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Question for diesel owners: Typically, how often does water have to be drained from the fuel filter in a diesel? Every 2,000 miles? Every 10,000? The ED has a warning light to alert the driver which is helpful. But how often can one expect this to happen?
 

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05 not sure how to answer, I would drain every few months, on the 5.9 cummins I had an easy set up I put on, on the DUramax it was easy as well. I am not sure if there is a scripted answer, depends on how confident you are in the fuel you get etc.
 

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I change my fuel filter once a year. On the bottom of the fuel filters in the duramax there is a water separator with a float alarm that lets you know when it is full of water and needs to be drained. There is a little plastic valve that you open to drain. I have never had the alarm go off and when changing the filter I have never had any water in it at all.
I would say I would not be concerned at all. In 195,000 I've never gotten a drop of water. Luck maybe?
 

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160,000 on my old 1500 GMC diesel. No water.
145,000 on my Duramax junk. No water.
211,000 currently on my Cummins. No water.

I change the fuel filter about every 20-25K miles.
 

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I happen to own a gas station. All of my pumps have separate filters for each product that comes from that particular pump. These are similar to spin on oil filters. There are different grades of filters available but we use a high quality water trapping filter on both gas and diesel. These are available in different micron ratings. As the filter gets more efficient there is a slowdown in the amount of fuel that is dispensed. Truck stops typically use a 30 micron filter that lasts much longer since it passes smaller particles and has higher flow. Your filter on your vehicle filters out the smallest particles. I use 10 micron filters on both gas and diesel. The water trapping feature will stop passing fuel if it reaches a particular level in the filter. I've never had that happen in my station. And I have a 30k gal tank. Keep in mind this is free water only and not absorbed water such as what happens with ethanol. The ability of alcohol to absorb water is the reason fueling systems have to be specifically designed to use blends above 10% and why it is shipped in tank cars rather than in pipelines.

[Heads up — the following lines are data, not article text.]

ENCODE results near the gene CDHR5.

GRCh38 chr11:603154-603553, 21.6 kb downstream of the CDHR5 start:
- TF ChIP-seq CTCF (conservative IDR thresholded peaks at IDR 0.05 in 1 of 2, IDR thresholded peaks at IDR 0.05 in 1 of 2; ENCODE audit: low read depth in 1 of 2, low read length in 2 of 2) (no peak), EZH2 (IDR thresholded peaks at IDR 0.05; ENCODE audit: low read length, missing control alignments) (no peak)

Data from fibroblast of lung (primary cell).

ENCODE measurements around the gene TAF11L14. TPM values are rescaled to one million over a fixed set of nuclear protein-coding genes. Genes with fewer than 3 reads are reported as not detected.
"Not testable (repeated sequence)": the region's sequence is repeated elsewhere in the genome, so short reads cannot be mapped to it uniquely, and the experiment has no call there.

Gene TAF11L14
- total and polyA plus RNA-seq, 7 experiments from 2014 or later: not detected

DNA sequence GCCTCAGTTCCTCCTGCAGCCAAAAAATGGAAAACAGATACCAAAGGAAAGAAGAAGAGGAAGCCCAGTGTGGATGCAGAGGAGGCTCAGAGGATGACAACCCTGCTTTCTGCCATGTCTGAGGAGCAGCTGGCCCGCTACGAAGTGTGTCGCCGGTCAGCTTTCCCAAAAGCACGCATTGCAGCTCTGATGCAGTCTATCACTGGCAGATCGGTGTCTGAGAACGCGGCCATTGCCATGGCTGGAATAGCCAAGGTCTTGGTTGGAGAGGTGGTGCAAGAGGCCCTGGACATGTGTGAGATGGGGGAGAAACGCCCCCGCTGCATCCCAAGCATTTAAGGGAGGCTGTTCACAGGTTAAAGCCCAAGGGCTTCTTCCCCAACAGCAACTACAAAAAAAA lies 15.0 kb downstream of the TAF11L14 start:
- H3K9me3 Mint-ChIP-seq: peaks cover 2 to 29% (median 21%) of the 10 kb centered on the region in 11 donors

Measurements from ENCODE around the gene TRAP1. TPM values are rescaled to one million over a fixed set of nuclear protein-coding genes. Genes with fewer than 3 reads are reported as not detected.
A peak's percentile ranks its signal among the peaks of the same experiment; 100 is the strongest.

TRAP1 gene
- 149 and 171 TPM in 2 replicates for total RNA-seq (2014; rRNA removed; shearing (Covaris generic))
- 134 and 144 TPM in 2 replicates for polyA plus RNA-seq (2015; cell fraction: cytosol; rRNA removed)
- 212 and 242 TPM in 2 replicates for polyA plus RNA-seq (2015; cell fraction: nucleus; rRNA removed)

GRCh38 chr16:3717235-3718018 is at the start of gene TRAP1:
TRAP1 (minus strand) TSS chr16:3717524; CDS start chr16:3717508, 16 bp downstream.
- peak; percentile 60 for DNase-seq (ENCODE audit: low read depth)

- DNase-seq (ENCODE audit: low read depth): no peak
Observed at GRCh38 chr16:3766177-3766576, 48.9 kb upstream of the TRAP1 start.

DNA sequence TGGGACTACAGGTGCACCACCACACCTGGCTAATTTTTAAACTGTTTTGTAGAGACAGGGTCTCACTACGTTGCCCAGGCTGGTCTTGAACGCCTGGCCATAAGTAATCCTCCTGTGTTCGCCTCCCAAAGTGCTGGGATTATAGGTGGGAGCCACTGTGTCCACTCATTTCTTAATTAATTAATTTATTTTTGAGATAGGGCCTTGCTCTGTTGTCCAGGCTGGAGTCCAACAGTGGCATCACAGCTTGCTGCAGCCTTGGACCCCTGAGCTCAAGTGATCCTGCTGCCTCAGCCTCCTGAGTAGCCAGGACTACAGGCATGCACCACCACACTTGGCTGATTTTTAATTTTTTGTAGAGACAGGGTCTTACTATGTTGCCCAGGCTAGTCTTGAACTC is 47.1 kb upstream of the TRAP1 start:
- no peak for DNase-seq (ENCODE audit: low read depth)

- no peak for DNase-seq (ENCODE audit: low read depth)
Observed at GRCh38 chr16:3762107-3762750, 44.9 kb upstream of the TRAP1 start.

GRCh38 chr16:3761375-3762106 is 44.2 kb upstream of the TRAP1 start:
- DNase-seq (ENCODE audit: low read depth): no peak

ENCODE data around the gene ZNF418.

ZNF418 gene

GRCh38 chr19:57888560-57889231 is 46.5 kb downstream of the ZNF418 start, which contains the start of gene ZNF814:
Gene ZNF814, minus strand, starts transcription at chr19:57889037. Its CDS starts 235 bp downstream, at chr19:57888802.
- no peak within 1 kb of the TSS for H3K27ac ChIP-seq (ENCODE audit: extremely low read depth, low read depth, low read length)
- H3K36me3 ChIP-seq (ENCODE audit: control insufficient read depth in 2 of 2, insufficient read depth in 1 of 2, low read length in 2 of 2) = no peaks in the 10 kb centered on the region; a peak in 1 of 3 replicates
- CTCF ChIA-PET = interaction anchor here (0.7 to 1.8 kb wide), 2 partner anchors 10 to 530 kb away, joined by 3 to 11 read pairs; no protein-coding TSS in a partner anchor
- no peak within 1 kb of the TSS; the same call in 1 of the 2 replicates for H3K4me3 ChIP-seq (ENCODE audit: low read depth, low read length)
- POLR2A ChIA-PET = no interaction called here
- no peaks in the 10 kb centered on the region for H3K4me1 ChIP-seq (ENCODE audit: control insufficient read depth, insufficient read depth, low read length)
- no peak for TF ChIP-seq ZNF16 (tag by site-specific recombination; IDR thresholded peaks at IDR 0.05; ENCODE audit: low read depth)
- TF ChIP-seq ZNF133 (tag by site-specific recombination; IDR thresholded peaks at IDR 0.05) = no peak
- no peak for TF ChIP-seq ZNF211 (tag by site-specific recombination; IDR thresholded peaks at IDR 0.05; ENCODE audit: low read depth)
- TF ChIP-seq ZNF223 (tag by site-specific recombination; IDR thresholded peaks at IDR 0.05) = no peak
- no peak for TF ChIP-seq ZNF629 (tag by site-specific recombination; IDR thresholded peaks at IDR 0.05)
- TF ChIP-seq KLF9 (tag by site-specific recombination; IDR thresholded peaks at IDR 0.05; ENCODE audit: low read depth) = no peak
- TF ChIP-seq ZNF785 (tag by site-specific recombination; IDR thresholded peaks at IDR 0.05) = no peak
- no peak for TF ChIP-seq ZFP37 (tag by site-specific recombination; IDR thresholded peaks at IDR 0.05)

So, if you buy fuel from me your filters will last much longer than the recommended interval. :cool:
 

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I happen to own a gas station. All of my pumps have separate filters for each product that comes from that particular pump. These are similar to spin on oil filters. There are different grades of filters available but we use a high quality water trapping filter on both gas and diesel. These are available in different micron ratings. As the filter gets more efficient there is a slowdown in the amount of fuel that is dispensed. Truck stops typically use a 30 micron filter that lasts much longer since it passes smaller particles and has higher flow. Your filter on your vehicle filters out the smallest particles. I use 10 micron filters on both gas and diesel. The water trapping feature will stop passing fuel if it reaches a particular level in the filter. I've never had that happen in my station. And I have a 30k gal tank. Keep in mind this is free water only and not absorbed water such as what happens with ethanol. The ability of alcohol to absorb water is the reason fueling systems have to be specifically designed to use blends above 10% and why it is shipped in tank cars rather than in pipelines.

So, if you buy fuel from me your filters will last much longer than the recommended interval. :cool:
I like your style.
 

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I went nearly 30K 1 year on my aftermarket 2 micron Racor filter on my Liberty. Not once did I need to empty it. There is a WIF (Water In Fuel) indicator on the dash. I am just a little concerned about the capless fuel fill on these new trucks.
 
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I'm getting the locking fuel cap they make for it. I never understood how little time people had that they could be saved by not having to undo the cap, maybe they are going for new pit stop records?